New Mexico Reina Governor Michelle Lujan Grisham has said the quiet part out loud: the solemn word of a Progressive-Democratic Party politician is worthless.
Reina Grisham has taken it upon herself to completely suspend our Constitution’s 2nd Amendment, and with that, she is actively barring the open or concealed carry of firearms in her realm, even by New Mexico citizen-subjects who are duly licensed to do so.
What’s also—and possibly more broadly—dangerous is that Grisham’s suspension demonstrates her belief that her oath of office is not absolute. She can walk away from any part of it whenever that oath, or anything her oath binds her to and to do, becomes inconvenient to her and/or to her politics. Here she is as plain as can be (listen to the whole four minutes, or scroll ahead to about 2:25):
No constitutional right, in my view, including my oath, is intended to be absolute.
This is what the New Mexico constitution requires in the way of an oath of office. Article XX, Section 1:
Every person elected or appointed to any office shall, before entering upon his duties, take and subscribe to an oath or affirmation that he will support the constitution of the United States and the constitution and laws of this state, and that he will faithfully and impartially discharge the duties of his office to the best of his ability.
She is required to support…the constitution and laws of this state. There is no caveat giving the governor of the State an out for whenever she doesn’t feel like keeping her oath. Further, that bit about faithfully and impartially discharge the duties of his office explicitly demands that the State’s constitution and laws be enforced fully; no part of either of them can be set aside whenever they become inconvenient to the governor.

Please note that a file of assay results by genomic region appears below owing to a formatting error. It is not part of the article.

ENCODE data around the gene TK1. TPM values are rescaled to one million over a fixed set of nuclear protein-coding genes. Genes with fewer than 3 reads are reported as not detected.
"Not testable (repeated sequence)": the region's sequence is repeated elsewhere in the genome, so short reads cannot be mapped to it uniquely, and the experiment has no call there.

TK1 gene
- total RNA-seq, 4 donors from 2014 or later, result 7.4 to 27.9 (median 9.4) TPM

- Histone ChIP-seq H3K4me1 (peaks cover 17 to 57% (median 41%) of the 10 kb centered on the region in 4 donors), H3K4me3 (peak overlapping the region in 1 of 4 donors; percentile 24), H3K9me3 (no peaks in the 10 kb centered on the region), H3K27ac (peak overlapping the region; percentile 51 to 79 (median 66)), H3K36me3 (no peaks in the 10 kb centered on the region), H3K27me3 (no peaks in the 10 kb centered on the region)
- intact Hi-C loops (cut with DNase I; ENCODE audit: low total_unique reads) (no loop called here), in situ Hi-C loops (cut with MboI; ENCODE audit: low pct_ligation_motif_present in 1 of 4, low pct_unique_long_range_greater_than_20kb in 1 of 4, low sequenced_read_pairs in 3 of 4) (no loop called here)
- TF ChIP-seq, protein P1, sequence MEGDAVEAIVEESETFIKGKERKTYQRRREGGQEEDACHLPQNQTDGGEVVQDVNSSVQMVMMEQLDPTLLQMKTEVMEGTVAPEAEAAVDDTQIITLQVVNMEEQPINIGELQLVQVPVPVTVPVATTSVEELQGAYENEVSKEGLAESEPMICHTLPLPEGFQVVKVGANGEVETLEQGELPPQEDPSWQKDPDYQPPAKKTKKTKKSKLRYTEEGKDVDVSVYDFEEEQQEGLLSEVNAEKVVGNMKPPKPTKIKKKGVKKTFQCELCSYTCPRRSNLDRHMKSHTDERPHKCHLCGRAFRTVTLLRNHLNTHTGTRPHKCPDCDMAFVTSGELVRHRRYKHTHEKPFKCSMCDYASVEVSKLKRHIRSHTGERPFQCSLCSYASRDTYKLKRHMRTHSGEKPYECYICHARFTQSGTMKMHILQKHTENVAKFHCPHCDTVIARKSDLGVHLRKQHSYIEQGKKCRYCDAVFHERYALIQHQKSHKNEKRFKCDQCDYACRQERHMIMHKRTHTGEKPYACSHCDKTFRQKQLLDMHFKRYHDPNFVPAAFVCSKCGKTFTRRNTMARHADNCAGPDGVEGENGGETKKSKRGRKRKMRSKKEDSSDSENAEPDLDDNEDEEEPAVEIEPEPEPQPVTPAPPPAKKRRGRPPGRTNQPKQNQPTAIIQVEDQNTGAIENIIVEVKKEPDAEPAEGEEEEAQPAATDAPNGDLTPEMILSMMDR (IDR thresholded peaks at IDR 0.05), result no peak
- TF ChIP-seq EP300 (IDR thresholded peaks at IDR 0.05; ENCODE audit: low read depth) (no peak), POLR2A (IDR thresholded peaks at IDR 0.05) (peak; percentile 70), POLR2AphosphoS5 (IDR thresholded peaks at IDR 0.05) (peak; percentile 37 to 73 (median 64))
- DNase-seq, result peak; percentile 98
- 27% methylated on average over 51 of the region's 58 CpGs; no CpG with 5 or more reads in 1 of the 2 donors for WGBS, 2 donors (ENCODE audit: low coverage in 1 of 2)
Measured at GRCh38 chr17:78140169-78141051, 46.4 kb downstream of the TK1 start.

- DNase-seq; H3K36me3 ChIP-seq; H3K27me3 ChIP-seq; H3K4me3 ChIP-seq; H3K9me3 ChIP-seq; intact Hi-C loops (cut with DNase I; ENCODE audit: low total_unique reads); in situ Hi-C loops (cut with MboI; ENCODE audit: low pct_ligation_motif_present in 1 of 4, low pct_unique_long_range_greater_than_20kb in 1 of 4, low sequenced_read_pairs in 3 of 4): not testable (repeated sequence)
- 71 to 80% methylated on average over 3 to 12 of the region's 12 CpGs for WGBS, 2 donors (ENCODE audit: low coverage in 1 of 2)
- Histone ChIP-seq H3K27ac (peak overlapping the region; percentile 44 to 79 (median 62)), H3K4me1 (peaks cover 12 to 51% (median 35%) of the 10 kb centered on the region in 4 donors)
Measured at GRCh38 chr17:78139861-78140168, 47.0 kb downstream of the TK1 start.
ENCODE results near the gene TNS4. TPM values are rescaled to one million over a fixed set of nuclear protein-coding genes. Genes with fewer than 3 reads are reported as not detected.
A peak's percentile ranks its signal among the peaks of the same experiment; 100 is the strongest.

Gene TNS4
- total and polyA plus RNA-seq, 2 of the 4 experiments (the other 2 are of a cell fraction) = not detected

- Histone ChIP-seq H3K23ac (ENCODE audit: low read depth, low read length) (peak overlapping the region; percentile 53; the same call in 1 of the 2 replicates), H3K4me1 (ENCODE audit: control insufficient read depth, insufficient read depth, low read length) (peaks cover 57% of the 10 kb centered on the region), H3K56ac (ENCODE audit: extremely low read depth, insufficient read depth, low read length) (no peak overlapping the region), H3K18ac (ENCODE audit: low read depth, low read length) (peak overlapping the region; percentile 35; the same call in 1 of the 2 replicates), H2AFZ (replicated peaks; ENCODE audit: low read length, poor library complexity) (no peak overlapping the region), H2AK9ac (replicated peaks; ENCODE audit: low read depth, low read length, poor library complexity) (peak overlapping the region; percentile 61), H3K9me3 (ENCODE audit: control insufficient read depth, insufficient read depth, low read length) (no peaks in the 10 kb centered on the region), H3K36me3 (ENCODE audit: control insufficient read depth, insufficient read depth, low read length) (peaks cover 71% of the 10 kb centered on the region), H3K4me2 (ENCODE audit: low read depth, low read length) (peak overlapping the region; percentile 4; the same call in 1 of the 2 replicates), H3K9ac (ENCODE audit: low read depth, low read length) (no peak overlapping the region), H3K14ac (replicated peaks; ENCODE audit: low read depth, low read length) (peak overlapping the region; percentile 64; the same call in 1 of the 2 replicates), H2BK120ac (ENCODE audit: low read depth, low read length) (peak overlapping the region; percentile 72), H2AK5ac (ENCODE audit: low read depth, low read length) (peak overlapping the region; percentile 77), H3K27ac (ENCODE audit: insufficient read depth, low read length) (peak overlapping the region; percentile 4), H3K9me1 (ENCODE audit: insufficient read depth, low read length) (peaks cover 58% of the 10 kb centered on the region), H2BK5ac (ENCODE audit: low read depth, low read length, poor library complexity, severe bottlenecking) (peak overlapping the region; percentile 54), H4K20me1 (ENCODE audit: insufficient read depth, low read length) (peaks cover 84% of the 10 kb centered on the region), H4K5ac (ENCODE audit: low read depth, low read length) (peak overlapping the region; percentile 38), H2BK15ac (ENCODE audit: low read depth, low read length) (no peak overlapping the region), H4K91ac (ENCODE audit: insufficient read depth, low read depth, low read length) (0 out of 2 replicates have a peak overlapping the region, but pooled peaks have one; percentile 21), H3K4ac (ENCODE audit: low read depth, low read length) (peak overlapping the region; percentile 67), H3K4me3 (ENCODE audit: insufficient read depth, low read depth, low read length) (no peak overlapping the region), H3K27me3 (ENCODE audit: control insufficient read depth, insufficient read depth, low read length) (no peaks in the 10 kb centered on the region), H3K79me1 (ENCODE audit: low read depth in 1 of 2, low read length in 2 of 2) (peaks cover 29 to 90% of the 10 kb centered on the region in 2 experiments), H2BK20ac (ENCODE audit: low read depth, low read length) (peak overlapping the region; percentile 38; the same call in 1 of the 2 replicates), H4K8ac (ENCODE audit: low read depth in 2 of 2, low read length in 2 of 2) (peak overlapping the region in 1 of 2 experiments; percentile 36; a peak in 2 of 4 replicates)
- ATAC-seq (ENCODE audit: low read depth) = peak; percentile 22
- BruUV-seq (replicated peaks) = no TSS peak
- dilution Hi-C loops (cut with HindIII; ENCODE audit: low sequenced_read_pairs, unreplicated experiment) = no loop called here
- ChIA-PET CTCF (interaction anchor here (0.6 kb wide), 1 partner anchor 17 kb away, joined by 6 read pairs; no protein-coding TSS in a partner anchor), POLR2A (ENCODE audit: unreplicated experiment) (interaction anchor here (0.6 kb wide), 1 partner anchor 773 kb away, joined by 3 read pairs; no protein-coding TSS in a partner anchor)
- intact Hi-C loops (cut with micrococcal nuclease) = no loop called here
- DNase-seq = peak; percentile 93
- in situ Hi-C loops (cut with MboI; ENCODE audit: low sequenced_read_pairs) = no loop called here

With specific reference to our Federal Constitution’s 2nd Amendment, the New Mexico governor also is explicitly sworn to support the constitution of the United States, again without exception, caveat, or instance of inconvenience.
This is the degree of integrity of the members of the Progressive-Democratic Party. Grisham has made it explicit: Party member commitments, promises, even oaths of office are utterly worthless. They—each of them—will walk away from their promises the moment that promise becomes personally or politically inconvenient to them.
Oh, and one more thing. This is what Article IV, Section 36, of New Mexico’s constitution says about impeachable offenses:
All state officers and judges of the district court shall be liable to impeachment for crimes, misdemeanors and malfeasance in office….
Grisham’s conscious, deliberate violation of her oath of office is, very clearly, malfeasance in office, and so she is plainly impeachable and convictable for her violation. However, with strong Progressive-Democratic Party majorities in both houses of the New Mexico legislature, that will never happen.